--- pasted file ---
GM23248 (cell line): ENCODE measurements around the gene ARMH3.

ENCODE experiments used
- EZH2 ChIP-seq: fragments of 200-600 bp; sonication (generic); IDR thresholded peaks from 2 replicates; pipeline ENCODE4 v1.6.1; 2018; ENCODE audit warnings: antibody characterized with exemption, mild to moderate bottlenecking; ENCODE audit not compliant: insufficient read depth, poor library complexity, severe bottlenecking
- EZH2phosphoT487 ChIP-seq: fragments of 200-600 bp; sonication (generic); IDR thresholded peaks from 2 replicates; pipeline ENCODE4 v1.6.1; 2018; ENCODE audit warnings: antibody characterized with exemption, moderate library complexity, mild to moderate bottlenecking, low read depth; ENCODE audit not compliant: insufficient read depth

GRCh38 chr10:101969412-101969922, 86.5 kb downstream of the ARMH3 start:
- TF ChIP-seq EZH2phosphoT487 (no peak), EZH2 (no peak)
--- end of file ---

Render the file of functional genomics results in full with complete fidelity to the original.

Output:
GM23248 (cell line): ENCODE measurements around the gene ARMH3.

ENCODE experiments used
- EZH2 ChIP-seq: fragments of 200-600 bp; sonication (generic); IDR thresholded peaks from 2 replicates; pipeline ENCODE4 v1.6.1; 2018; ENCODE audit warnings: antibody characterized with exemption, mild to moderate bottlenecking; ENCODE audit not compliant: insufficient read depth, poor library complexity, severe bottlenecking
- EZH2phosphoT487 ChIP-seq: fragments of 200-600 bp; sonication (generic); IDR thresholded peaks from 2 replicates; pipeline ENCODE4 v1.6.1; 2018; ENCODE audit warnings: antibody characterized with exemption, moderate library complexity, mild to moderate bottlenecking, low read depth; ENCODE audit not compliant: insufficient read depth

GRCh38 chr10:101969412-101969922, 86.5 kb downstream of the ARMH3 start:
- TF ChIP-seq EZH2phosphoT487 (no peak), EZH2 (no peak)